The Mead Community Primary School was designated as a lead school for English in April 2014.

English is the driving force behind the school’s outstanding curriculum provision and standards are high. This was recognised in an English Survey Inspection in February 2013, in which the school was judged as outstanding in all areas. A further visit from HMI followed in April to ratify prior judgements and identify best practice.

Our most recent full inspection in February 2014 also judged English to be outstanding.

Partnerships with English Heritage and Lego-Education support innovative storytelling practice being developed and shared across the collaborative of schools.

Inspection evidence confirms the school’s own rigorous monitoring of teaching, which is of a very high standard in English and underpins pupils’ outstanding progress… Leaders are exceptionally well informed about local and national developments. As a result they are at the cutting edge of local and national initiatives. Ofsted

Archie the reading dog

Archie is a flat coated retriever who has been helping to encourage children at The Mead Primary school in Hilperton to read aloud.

Reading with Archie helps children become more confident when reading because he is non-judgmental.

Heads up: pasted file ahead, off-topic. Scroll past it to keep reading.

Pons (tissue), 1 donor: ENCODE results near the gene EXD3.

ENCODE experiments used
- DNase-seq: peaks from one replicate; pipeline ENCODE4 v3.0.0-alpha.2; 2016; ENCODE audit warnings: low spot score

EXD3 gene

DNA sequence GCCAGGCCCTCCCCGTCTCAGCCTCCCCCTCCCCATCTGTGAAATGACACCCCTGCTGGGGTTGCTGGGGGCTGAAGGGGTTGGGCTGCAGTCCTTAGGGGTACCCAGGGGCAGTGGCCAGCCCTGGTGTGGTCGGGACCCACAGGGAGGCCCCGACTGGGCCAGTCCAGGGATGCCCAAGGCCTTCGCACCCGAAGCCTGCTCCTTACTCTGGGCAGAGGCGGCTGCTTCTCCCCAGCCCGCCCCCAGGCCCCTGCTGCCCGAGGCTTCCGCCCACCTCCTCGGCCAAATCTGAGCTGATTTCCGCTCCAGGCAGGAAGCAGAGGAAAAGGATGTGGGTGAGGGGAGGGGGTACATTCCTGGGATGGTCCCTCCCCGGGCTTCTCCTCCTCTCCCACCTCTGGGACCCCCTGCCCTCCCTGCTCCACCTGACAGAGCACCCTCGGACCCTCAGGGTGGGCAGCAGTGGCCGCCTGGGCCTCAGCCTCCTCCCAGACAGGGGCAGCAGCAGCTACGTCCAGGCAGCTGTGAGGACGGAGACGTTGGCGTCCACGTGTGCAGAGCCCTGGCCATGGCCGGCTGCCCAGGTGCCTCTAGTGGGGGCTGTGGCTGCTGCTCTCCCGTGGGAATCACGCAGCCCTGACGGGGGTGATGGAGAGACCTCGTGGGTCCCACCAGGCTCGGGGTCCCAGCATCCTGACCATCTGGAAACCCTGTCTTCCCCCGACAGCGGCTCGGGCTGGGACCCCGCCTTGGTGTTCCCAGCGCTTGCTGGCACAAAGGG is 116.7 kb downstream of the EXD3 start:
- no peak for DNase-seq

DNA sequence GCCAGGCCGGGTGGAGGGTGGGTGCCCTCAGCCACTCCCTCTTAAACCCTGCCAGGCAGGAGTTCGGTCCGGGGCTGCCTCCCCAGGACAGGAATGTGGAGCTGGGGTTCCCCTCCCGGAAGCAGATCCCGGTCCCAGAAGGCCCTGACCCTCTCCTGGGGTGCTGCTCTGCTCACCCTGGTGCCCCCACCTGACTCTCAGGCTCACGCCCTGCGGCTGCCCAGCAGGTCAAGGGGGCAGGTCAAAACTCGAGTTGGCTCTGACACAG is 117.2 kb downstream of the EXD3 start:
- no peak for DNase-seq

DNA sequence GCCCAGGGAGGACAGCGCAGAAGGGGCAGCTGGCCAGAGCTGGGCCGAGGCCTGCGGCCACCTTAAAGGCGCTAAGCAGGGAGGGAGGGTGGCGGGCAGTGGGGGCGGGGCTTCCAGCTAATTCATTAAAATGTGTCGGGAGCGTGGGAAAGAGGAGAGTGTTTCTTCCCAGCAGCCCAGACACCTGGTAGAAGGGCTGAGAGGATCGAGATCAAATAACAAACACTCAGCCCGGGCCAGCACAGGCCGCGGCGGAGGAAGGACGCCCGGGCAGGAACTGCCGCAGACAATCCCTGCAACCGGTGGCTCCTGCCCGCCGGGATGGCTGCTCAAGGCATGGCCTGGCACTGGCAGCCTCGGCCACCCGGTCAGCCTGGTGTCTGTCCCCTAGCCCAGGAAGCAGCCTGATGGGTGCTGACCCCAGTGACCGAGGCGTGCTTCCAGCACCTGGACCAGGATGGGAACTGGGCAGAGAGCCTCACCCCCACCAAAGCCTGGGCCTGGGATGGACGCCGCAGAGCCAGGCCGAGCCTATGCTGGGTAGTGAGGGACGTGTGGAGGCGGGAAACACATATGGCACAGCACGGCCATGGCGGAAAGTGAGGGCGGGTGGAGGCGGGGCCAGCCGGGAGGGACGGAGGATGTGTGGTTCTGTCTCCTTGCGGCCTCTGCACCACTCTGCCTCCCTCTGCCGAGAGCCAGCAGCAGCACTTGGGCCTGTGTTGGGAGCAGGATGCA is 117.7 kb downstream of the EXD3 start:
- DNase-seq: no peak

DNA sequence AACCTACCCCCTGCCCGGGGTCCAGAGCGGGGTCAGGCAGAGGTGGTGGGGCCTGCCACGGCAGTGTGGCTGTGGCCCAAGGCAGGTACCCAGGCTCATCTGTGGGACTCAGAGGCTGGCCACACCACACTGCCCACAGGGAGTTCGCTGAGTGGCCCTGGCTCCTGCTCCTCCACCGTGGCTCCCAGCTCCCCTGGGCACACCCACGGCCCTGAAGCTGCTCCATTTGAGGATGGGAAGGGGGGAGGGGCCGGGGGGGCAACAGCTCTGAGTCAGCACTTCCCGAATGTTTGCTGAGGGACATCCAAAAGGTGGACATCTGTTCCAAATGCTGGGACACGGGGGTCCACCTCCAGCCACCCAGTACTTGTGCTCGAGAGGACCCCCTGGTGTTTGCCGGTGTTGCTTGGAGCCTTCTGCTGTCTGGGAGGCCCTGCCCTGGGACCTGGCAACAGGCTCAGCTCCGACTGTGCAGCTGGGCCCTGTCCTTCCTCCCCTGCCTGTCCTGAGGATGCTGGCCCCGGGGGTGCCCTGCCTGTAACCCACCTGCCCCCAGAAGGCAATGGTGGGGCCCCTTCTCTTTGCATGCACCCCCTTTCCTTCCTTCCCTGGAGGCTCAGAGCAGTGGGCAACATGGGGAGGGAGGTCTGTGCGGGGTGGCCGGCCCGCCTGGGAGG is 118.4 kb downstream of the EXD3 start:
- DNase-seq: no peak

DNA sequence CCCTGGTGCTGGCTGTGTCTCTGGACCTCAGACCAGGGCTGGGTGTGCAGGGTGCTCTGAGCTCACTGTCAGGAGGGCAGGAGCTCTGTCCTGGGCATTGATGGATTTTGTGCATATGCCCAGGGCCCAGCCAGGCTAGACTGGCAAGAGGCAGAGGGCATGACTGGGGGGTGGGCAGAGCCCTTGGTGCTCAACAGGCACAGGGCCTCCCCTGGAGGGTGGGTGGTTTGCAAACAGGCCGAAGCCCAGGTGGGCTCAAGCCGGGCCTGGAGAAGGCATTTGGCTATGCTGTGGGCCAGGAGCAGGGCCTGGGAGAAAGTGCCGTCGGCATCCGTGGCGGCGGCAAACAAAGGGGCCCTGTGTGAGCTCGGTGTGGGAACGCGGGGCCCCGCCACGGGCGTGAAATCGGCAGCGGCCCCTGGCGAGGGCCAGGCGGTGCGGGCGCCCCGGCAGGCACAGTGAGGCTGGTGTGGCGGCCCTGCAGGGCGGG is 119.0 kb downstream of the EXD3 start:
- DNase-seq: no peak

Children can be nervous when reading to others in the group. Reading with a P.A.T. dog is far less stressful and helps the children feel less self-conscious. Children very quickly look forward to their reading experience.  The Read 2 Dogs scheme improves children’s reading and communication skills. Read 2 Dogs companions are Pets As Therapy (PAT) dogs who volunteer with their owners to come into school as reading companions for children.

Before coming into school Archie was assessed to ensure that he was suitable to become a Pets As Therapy (P.A.T) registered dog. The Read 2 Dogs scheme is one of the ways P.A.T dogs are used to support others in the community.

Children’s authors

We are lucky to have the most amazing authors visit The Mead Primary School. They make reading real, and by meeting the authors and hearing about their experiences, children are able to relate better to the stories being read to them. Books start to become even more intriguing and exciting.

Our authors have given the children ‘snippets’ of a story or recounted an experience that might have been used in their book which will help the children to get ‘hooked’ and want to read more.

Children realise that books are written by ordinary people and that they themselves might aspire to write their own books one day.